An allegory

It was a time-critical operation. The surgeon surveyed the site of the operation and mentally prepared himself for the work ahead.

“Scalpel.”

“Denied.”

“What?”

Incredulous, the surgeon turned to the nurse who had answered.

“Scalpel isn’t an approved tool. I can’t give that to you.”

Identify your surgeons and give them the tools they ask for.

Update 10/8/2008: Talking with my sister several months ago now, she brought up an issue with this analogy: a scalpel is the most basic of a surgeon’s tools.  (It would be like denying a computer programmer a keyboard.)  This picture goes over the top to make its point.  It would have been more realistic for the surgeon to have asked for something much more exotic, and that would have also shown how the hospital would take on some risk by trusting its surgeons in matters like this.

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  1. #1 by jbranam on January 25, 2008 - 3:34 pm

    This is an inversion of control. It’s not the surgeons who choose the tools at present, it is the administrative staff of the hospital who either haven’t been to medical school, or who have, but haven’t practiced surgery in a few decades.

    The tools have changed drastically in that time; ask any (not allegorical) doctor.

  2. #2 by danielmeyer on January 25, 2008 - 4:09 pm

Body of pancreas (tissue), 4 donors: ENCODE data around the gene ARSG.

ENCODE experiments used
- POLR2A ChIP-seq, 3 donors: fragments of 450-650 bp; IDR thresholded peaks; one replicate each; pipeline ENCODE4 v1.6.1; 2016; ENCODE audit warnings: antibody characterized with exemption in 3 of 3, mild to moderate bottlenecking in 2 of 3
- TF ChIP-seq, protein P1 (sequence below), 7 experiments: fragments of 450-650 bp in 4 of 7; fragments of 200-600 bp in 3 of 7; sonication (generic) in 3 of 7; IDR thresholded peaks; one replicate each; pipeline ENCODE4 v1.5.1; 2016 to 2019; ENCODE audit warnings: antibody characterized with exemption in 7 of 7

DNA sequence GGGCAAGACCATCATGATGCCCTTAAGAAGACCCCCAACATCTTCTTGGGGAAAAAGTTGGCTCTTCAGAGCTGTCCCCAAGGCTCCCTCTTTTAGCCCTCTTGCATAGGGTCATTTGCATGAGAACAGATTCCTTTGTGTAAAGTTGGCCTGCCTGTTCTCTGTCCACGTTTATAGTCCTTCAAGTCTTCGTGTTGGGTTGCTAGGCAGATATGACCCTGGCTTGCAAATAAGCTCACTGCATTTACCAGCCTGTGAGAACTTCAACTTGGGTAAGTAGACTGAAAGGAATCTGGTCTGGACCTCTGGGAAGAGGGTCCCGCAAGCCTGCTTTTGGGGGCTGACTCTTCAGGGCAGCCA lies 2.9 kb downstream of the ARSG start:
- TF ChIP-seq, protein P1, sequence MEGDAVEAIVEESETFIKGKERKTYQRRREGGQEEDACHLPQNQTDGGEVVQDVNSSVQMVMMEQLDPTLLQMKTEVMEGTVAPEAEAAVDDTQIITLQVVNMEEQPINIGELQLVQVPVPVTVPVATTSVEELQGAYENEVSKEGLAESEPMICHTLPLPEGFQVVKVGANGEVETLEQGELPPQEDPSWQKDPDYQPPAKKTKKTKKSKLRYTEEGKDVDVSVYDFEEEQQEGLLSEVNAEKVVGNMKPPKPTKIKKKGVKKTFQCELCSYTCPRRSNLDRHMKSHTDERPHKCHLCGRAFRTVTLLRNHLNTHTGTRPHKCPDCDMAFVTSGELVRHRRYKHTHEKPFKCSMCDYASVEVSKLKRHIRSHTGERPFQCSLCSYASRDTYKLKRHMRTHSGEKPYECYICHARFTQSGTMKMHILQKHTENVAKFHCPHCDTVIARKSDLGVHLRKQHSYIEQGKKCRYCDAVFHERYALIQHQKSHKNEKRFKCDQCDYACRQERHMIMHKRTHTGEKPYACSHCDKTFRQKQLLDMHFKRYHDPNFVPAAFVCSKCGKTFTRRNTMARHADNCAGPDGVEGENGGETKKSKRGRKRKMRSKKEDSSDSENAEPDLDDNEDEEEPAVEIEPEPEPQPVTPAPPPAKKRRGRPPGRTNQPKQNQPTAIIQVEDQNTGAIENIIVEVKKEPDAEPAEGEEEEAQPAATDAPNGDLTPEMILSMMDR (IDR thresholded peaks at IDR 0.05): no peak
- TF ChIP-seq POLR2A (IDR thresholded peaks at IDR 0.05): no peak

So are you saying that this isn’t as far-out as it appears — that surgeons really do have this type of issue? I was trying for an example that wrenches you away from what the obvious flow is and helps you get that ominous, disturbed feeling that something is very wrong. Maybe the effect is still there for most of the other millions of my readers though, huh? :)

  3. #3 by jbranam on January 29, 2008 - 3:45 pm

    No, I think I didn’t post clearly. My first paragraph used “surgeon” allegorically; my second paragraph I used the term “doctor” not allegorically.

    Maybe that makes my comment parseable? 1st paragraph is the situation currently in certain software development.

    2nd paragraph I was trying to point out that IF it worked that way in a hospital, the surgeons would be missing many of the modern equipment that improves success and saves lives. The pace of change is probably faster in software, of course.

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